The War Of 1812 (America Goes To War), by Anne Todd
It is interesting to see what a historian includes about the War of 1812 when seeking to write to young audiences, presumably American ones, with very tight space constraints. It is obvious that the loss of space will often mean a loss of nuance, in the same way that it is hard to have nuanced twitter conversations because there is only so much nuance that can fit in 288 characters. When writing about an inconclusive war but one that was decisive in inspiring nationalist feeling in the United States and Canada that lasted for more than two years and involved naval combat all around the world as well as numerous different fronts from New Orleans to the Chesapeake to the Great Lakes and St. Lawrence Valley, there is a lot of material that can be included and it is revealing what an author chooses to focus on and chooses to omit. As is often the case, I did not find very much included in this book to be objectionable or troublesome (although more on that below), but I did find some of the omissions to be especially troublesome in that they failed to provide the sort of balance that would have made this a more valuable entry-level book into the history of the War of 1812.
This short book of about 50 pages is divided into 5 chapters with various sidebars to provide more information about some topics. After some fast facts about the conflict, the author begins with the context of the War of 1812, looking at the unfinished business of frontier settlements and naval impressment as what drove the United States towards war (1). After that the author discusses the call to arms in the United States and Great Britain and in the army as well as the navy, pointing out American unpreparedness (2). The third chapter discusses major battles but leaves a great many of them out (3), including all of the battles along the Niagara front. After that the author discusses life in camp (4) including the threat of disease. The final chapter includes the final battles, including the unsuccessful attack on Baltimore by a British combined army-navy task force and the successful American defense of New Orleans as well as the peace treaty at Ghent which ended the war in a status quo antebellum (5). Throughout the book there are maps, timelines, words to know, suggestions for further reading, websites, and an index.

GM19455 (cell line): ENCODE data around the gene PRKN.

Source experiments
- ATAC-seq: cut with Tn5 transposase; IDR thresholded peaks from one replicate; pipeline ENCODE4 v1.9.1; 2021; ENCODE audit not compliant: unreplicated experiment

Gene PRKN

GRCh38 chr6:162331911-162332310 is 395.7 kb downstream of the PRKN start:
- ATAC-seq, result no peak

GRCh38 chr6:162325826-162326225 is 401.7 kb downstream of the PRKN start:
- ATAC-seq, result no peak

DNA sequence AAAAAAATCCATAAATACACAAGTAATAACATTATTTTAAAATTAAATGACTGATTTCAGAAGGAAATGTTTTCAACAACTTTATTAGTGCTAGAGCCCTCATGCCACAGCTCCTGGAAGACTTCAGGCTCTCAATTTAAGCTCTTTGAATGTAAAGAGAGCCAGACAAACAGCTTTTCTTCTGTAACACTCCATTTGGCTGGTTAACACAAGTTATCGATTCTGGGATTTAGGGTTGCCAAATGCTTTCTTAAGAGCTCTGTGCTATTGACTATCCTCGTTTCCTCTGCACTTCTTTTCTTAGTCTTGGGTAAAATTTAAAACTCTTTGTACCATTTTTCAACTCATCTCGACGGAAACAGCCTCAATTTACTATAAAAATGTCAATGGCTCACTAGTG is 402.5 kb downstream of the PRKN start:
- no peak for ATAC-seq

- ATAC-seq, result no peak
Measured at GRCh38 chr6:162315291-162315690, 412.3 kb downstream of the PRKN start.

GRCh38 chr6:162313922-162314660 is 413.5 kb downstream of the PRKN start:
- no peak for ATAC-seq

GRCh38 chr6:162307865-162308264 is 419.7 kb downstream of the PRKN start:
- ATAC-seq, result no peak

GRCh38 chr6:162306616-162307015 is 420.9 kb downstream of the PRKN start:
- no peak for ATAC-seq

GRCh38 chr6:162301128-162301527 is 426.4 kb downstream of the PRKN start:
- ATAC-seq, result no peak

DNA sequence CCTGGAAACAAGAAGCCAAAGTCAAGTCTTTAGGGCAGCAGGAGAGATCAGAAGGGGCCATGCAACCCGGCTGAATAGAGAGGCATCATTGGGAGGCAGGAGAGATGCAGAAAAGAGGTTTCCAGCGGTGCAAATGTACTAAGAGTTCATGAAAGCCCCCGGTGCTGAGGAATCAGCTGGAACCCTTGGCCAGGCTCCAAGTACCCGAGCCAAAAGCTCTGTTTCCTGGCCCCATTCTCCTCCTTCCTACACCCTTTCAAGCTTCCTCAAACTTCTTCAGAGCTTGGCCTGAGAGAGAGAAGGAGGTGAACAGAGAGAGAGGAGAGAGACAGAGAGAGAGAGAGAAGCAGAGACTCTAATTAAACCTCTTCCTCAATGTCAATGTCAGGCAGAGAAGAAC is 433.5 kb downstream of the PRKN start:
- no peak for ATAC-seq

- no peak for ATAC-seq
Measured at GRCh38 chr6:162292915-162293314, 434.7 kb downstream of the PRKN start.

How could this book have been better? In terms of what the book included, only the author’s desire to blacken the reputation of the United States with regards to land treaties with tribes could be faulted, and that is a matter of historical fact, as unpleasant a fact as it is. Far more troubling are the book’s omissions. The author, for example, discusses the burning of Washington DC (albeit briefly) but does not comment at all about the previous burning of York (now Toronto) that preceded it and provided the justification for the British outrage. Likewise, the author discusses American nationalism as a major cause of the War of 1812, but does not discuss at all the Canadian nationalism that helped the population of the Canadian provinces to resist incorporation into the United States and has continued to this day to provide at least a negative sort of national identity. It is not likely that adding a few more pages would have provided the author with the insight to have written about these matters, because it seems likely that it is a failure of imagination and perspective rather than a shortage of space that led such matters to be omitted in the first place.